Dense Plasma Focus Fusion: Clean Energy for the Future

At Lawrenceville Plasma Physics, researchers are working on a nuclear fusion reactor that is based on hydrogen boron fuel, known as pB11, instead of traditional deuterium and tritium (DT), and the dense plasma focus device, to create the cleanest and the cheapest type of energy imaginable. Their work was initially funded by NASA, who hoped to use this reactor as a rocket engine, while today they rely on private investors and crowdfunding campaigns.
As announced in a recent article published on website, the long-awaited tungsten cathode, needed for the next step of LPP Fusion experiment should be delivered by mid-February 2015. This is an interim solution towards high-quality beryllium electrodes which are part of the third and final precondition – obtaining 10, 000 times higher plasma density that will allow researchers to finally demonstrate feasibility of their reactor. By doing that, they hope to attract investors to fundraise additional $50 million, needed to build a prototype of a Focus Fusion reactor. It will still be 1000 times cheaper than any other controlled nuclear fusion project.

For decades researchers are trying to bridle the energy of stars locked in atomic nuclei. It requires replicating conditions present in ‘solar nuclear reactors’, where hydrogen atoms, exposed to tremendous temperatures and pressures, fuse together to form helium. This reaction on atomic level releases enormous energy, which can be felt here on Earth in the form of heat, almost hundred million miles away from its source. We can replicate these conditions by confining and heating hydrogen isotopes to 100 million degrees Celsius to overcome electric repulsion between positively charged nuclei and get them to fuse. Such procedure would make sense only if it can produce more energy than it is consumed in the creation of those conditions. The construction of such a plant is a true technological and engineering undertaking. There have been dozens of approaches to useful controlled fusion. The best known systems are: ITER (International Thermonuclear Experimental Reactor), European JET (Joint European Torus), and American NIF (National Ignition Facility). They all use lasers and magnets to hold the fusion ingredients confined for a longer periods of time, needed for a sustained reaction to occur.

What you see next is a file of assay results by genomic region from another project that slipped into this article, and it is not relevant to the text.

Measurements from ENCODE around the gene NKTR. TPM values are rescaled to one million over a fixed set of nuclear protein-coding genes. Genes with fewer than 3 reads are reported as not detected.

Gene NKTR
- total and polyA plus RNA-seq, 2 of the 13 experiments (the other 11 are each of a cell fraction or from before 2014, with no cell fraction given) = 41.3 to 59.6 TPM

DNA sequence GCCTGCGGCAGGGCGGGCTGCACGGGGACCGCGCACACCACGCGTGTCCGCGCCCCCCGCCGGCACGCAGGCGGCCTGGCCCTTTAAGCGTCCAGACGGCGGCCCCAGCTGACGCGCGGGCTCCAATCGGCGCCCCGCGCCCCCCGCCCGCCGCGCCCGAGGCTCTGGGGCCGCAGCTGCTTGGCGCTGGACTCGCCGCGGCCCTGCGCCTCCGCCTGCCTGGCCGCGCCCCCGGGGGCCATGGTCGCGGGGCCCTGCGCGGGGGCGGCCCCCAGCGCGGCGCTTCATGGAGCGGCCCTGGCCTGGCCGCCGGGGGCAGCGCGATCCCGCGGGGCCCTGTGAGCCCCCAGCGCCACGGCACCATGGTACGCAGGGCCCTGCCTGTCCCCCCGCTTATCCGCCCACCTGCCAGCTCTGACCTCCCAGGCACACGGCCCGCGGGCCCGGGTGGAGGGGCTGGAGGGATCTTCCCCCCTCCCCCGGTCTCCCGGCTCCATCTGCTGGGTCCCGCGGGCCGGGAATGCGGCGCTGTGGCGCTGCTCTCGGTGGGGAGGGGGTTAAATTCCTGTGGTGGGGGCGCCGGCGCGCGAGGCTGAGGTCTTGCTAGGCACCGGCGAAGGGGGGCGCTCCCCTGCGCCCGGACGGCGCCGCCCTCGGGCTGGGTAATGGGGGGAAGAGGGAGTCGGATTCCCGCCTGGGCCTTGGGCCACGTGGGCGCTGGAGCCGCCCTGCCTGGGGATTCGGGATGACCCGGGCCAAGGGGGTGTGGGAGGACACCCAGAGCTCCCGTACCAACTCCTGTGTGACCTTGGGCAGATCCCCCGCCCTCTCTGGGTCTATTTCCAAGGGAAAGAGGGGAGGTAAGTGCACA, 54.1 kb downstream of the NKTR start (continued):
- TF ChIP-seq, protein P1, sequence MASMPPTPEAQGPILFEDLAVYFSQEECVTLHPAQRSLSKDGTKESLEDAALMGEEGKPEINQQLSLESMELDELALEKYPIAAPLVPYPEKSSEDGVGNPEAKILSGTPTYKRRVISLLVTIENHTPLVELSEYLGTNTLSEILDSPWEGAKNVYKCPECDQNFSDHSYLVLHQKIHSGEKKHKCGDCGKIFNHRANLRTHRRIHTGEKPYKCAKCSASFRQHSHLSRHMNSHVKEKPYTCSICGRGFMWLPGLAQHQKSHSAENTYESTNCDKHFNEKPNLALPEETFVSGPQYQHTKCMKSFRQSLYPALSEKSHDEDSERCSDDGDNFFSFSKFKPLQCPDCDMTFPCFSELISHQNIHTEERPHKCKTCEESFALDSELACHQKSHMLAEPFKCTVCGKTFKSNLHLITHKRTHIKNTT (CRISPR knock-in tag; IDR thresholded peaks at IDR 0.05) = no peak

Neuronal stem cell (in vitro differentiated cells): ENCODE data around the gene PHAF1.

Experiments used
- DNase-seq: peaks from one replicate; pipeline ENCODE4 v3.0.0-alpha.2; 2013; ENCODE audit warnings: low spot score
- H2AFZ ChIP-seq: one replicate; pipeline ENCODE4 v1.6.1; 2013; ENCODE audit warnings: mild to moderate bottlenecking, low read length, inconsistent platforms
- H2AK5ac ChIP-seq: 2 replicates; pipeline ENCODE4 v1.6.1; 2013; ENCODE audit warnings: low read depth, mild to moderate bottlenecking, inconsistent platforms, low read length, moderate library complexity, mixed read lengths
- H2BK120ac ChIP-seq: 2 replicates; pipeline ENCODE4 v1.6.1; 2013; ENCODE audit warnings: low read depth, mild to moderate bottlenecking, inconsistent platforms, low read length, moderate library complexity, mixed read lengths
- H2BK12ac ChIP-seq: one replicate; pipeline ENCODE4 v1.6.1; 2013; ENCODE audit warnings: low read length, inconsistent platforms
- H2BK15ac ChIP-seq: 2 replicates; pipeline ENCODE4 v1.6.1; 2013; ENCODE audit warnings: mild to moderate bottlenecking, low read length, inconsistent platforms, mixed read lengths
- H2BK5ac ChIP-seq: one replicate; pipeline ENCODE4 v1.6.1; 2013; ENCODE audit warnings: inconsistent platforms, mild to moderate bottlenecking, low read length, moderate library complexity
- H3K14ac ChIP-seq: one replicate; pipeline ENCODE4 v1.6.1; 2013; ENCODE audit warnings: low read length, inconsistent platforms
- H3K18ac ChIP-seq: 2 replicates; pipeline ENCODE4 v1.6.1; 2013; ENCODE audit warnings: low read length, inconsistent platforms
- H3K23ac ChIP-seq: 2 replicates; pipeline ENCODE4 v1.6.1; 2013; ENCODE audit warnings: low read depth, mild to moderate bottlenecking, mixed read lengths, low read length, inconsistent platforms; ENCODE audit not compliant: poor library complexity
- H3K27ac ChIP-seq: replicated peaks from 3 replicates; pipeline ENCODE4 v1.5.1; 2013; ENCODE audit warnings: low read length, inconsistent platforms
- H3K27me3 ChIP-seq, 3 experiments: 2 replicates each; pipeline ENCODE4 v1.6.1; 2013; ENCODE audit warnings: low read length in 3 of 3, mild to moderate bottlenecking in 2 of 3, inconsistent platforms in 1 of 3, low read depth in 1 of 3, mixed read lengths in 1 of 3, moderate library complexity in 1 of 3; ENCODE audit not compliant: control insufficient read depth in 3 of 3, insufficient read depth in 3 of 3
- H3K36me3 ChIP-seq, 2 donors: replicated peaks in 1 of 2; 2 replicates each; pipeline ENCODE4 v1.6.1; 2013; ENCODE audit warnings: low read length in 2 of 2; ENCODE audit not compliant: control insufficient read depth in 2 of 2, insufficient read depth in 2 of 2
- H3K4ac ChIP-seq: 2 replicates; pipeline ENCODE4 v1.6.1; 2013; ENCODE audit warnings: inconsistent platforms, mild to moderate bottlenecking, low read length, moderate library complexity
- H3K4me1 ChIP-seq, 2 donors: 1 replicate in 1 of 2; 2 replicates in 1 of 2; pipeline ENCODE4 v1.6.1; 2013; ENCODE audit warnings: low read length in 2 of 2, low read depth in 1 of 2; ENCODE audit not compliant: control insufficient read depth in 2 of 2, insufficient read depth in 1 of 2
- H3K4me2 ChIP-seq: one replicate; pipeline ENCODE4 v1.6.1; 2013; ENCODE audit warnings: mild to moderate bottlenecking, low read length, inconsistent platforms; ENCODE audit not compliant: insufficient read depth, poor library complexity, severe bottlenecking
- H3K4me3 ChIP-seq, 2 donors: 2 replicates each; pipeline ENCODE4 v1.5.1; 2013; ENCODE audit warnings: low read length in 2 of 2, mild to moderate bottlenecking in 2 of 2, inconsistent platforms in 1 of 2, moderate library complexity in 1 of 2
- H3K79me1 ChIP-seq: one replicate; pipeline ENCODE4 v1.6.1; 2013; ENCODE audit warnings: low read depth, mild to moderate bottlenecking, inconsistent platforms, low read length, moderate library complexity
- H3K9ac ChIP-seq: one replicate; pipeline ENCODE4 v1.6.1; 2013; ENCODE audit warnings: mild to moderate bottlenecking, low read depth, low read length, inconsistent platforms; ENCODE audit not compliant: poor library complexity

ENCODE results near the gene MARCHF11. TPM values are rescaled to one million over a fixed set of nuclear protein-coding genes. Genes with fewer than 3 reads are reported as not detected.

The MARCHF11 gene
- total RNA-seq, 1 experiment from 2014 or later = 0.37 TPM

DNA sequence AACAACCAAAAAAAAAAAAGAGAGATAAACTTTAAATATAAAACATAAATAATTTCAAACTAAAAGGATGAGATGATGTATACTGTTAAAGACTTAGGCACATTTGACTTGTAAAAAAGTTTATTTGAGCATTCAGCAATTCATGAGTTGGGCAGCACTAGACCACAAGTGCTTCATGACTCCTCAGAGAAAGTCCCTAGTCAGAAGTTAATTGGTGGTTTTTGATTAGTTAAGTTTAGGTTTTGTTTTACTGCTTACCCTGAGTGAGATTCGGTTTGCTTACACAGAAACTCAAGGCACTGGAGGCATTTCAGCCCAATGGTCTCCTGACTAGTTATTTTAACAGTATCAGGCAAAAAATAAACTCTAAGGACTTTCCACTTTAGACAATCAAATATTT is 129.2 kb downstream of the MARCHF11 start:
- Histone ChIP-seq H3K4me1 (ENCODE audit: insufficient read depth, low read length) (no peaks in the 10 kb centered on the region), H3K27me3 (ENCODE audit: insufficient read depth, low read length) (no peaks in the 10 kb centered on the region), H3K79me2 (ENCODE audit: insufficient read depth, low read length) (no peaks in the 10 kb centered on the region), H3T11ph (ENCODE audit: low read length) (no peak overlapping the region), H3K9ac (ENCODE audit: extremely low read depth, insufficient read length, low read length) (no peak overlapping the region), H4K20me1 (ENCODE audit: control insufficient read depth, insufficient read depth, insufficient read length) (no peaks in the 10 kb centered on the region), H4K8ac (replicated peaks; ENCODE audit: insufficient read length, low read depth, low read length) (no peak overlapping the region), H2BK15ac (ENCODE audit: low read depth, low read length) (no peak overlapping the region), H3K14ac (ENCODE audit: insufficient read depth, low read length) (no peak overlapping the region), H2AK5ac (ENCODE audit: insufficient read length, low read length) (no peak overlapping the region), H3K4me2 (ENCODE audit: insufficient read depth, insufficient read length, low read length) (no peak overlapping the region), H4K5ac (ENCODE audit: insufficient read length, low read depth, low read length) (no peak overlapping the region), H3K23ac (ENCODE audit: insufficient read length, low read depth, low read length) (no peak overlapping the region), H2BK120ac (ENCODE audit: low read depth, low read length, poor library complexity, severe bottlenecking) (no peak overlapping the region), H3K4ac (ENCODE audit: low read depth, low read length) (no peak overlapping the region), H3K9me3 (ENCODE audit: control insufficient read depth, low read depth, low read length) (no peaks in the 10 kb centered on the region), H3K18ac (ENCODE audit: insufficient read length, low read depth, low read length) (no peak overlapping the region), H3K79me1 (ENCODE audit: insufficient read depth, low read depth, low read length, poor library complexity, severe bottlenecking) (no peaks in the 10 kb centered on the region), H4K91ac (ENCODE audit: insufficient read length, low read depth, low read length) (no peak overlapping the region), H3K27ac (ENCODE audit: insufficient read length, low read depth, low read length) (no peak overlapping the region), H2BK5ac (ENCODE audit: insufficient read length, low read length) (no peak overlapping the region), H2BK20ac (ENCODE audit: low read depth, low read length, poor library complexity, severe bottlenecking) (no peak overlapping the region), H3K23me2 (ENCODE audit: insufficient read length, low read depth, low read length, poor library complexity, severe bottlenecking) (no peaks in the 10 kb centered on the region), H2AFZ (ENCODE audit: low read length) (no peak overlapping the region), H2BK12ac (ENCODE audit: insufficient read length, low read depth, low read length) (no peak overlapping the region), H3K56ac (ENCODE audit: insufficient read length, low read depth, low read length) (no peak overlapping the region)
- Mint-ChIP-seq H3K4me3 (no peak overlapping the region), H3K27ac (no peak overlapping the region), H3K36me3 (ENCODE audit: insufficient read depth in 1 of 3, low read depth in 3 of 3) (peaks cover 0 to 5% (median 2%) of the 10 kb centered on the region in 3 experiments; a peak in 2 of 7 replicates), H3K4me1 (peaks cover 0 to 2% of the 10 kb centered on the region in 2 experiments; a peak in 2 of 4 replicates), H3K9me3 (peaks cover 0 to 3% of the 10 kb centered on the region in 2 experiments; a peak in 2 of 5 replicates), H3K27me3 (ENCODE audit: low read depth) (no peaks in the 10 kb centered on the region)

Dense Plasma Focus Fusion is one of those alternative approaches that promise to yield energy by direct conversion of high-energy charged particles, which is more efficient and many times more cost-effective than other approaches. It is an ideal type of nuclear energy, known as aneutronic fusion, where there are no radioactive byproducts of nuclear reaction. During the process energy is emitted in the form of x-rays and ion beams, which can be directly turned into electricity.

Reactor units working on Focus Fusion would be significantly cheaper to produce, than those using magnets and lasers. They would be able to generate up to 5 megawatts of electric energy, sufficient to power up to 3, 500 homes for as little as 0.3 cents per kWh, that is ten times cheaper than any other known source of energy. Such generators would be safe to use, and small enough to be deployed even in remote areas. Some 20% of world’s population is still living without electricity. Hydrogen and boron which would be used as a fuel are abundant in seawater.

This reminds us of a similar idea about using small and safe nuclear reactors to generate energy for localized use. Remember Wilson Taylor? In 2008, at the age of 14, he built his own fission reactor in his parents’ garage. His small, modular fission reactor could potentially produce 50-100 megawatts of electricity, sufficient to power between 25 and 100 thousand homes. Such reactor would need refueling every 30 years, compared with 18-month cycle of most nuclear plants, and would have lower risk of melting, since it doesn’t employ high pressures like today’s big fission reactors.

Billions and billions are invested so far by governments in nuclear energy projects which have shown no palpable results so far. Why wouldn’t they for a change back up startups like LPP, which are promising to “provide an inexhaustible supply of energy without pollution or global warming” (Stephen Hawking)?